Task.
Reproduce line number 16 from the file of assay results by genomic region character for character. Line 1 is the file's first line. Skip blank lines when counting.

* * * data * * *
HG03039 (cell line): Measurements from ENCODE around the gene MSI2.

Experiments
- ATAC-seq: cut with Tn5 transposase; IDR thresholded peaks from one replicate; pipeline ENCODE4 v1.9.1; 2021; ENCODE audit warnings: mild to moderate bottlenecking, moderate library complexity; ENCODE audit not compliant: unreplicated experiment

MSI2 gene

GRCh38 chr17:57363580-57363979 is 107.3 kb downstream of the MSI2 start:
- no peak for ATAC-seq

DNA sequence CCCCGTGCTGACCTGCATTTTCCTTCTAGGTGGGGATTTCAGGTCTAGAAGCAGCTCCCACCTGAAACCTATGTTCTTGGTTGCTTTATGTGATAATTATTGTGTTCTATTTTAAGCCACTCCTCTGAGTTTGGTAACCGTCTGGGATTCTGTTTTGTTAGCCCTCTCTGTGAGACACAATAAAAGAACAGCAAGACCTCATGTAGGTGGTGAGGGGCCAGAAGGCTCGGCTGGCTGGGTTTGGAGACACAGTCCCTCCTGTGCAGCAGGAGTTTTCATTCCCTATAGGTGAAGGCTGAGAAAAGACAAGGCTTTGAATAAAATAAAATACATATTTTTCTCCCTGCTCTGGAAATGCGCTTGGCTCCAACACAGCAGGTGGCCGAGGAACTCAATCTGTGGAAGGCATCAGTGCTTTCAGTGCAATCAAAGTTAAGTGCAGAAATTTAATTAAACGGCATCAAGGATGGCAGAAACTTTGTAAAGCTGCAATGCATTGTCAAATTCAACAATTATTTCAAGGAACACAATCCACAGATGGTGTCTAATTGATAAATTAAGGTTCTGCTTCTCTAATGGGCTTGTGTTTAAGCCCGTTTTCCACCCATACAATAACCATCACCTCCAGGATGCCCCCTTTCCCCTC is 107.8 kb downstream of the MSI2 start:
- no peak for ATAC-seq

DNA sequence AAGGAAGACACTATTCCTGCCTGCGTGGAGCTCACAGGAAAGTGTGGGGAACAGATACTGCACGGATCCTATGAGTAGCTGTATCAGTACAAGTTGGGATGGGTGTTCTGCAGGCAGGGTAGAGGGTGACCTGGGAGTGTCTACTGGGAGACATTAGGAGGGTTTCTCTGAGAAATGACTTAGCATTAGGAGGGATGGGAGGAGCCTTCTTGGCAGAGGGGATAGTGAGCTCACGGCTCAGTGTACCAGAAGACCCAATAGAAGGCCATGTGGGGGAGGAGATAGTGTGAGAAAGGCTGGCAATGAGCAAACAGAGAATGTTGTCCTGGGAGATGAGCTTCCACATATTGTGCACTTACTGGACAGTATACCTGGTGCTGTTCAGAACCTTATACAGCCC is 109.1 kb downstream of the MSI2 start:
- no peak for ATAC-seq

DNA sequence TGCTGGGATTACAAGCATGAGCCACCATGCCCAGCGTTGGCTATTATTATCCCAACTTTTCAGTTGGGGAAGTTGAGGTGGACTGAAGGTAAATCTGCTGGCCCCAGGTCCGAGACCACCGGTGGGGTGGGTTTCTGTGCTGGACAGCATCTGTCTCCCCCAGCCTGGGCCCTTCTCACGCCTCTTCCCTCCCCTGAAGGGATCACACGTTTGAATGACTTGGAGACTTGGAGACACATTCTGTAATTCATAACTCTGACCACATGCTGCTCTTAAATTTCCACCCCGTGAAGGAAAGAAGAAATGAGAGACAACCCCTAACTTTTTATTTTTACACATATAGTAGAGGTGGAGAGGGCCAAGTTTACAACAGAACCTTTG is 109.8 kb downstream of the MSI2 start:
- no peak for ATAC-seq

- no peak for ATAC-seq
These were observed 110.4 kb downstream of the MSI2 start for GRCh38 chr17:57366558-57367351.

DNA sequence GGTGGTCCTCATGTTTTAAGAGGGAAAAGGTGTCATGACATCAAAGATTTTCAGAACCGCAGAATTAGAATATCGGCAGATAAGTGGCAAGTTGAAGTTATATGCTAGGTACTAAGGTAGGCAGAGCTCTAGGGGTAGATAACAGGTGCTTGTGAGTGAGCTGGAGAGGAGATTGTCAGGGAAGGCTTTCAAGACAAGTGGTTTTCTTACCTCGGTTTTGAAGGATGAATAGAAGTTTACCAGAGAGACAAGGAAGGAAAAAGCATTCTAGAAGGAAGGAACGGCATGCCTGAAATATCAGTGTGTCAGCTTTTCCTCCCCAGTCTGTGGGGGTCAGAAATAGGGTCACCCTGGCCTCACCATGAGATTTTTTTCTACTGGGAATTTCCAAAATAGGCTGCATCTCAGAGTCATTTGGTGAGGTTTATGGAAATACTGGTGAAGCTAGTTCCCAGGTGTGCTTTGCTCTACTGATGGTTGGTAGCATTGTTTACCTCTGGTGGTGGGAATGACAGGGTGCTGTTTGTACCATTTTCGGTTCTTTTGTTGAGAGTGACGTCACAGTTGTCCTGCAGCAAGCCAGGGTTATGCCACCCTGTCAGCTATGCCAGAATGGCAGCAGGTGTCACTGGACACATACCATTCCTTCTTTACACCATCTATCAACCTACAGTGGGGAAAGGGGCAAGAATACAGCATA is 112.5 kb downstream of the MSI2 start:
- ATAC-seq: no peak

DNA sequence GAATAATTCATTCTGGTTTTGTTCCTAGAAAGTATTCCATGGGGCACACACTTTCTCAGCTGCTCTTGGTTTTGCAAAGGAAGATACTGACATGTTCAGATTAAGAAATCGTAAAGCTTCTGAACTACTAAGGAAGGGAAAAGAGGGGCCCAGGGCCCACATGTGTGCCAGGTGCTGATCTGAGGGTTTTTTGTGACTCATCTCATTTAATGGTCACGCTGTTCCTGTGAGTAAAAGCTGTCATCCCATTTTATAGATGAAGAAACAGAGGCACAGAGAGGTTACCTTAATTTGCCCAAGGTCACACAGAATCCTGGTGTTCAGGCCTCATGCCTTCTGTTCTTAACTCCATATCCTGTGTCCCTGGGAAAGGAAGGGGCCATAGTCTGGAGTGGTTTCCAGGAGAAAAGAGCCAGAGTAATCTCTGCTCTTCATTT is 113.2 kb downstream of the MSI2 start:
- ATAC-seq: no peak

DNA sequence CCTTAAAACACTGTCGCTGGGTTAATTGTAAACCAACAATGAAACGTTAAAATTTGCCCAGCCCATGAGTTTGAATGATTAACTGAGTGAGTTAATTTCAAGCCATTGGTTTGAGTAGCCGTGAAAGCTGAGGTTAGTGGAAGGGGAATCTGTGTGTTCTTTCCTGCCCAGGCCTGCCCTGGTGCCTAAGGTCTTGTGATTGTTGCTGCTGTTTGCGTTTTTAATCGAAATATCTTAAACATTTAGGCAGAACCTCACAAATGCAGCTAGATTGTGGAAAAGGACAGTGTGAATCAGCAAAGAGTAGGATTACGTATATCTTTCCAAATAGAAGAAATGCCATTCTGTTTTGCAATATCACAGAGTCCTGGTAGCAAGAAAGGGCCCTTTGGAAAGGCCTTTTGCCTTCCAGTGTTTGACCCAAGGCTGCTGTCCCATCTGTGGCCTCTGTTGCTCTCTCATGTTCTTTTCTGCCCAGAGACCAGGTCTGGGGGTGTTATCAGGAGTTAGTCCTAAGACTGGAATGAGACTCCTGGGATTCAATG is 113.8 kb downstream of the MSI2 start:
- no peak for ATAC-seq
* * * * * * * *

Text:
- ATAC-seq: no peak